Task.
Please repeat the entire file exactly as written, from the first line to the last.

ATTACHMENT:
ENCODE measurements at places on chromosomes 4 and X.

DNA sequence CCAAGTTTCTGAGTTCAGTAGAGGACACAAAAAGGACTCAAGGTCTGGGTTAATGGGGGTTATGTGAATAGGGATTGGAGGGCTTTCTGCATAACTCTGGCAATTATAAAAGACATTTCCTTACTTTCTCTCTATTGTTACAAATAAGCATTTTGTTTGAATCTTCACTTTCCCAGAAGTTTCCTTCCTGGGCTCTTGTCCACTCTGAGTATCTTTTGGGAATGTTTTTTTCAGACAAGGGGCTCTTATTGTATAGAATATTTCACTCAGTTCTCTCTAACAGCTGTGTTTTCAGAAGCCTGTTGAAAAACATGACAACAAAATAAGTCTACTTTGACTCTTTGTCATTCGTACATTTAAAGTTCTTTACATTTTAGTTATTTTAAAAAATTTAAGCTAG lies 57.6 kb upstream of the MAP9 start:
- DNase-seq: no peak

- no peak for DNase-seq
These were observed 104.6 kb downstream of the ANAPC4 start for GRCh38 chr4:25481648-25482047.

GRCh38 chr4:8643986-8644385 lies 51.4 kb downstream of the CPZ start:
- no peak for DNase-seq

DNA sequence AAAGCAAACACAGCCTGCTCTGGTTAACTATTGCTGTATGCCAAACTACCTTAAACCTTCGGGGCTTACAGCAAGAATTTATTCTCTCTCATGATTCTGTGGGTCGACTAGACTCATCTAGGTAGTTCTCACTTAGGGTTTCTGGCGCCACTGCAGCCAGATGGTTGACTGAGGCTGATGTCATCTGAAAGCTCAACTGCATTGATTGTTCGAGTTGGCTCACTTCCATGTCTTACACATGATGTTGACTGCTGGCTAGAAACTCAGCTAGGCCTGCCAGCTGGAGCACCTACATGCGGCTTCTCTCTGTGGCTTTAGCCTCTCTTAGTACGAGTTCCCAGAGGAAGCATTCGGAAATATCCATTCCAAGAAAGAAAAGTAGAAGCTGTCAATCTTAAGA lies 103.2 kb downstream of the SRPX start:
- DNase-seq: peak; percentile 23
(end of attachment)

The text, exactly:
ENCODE measurements at places on chromosomes 4 and X.

DNA sequence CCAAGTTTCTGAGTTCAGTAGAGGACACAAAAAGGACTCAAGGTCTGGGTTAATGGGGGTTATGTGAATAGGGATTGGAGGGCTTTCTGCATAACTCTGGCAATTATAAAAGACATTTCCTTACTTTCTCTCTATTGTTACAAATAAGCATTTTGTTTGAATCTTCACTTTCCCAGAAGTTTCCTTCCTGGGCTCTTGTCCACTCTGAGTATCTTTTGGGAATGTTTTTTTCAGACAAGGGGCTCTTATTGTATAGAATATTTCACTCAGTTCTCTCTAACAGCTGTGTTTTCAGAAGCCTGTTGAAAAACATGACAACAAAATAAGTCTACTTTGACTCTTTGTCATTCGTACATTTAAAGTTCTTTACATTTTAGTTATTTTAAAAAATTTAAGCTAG lies 57.6 kb upstream of the MAP9 start:
- DNase-seq: no peak

- no peak for DNase-seq
These were observed 104.6 kb downstream of the ANAPC4 start for GRCh38 chr4:25481648-25482047.

GRCh38 chr4:8643986-8644385 lies 51.4 kb downstream of the CPZ start:
- no peak for DNase-seq

DNA sequence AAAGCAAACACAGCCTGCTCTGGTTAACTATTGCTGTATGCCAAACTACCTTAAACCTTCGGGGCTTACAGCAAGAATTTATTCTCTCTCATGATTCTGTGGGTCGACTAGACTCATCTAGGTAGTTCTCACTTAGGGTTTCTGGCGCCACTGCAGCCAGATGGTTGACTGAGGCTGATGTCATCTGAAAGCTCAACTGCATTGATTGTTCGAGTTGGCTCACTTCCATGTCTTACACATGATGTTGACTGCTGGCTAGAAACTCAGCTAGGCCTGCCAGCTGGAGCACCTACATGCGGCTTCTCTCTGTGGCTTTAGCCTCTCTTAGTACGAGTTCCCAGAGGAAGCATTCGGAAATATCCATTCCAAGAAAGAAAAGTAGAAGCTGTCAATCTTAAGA lies 103.2 kb downstream of the SRPX start:
- DNase-seq: peak; percentile 23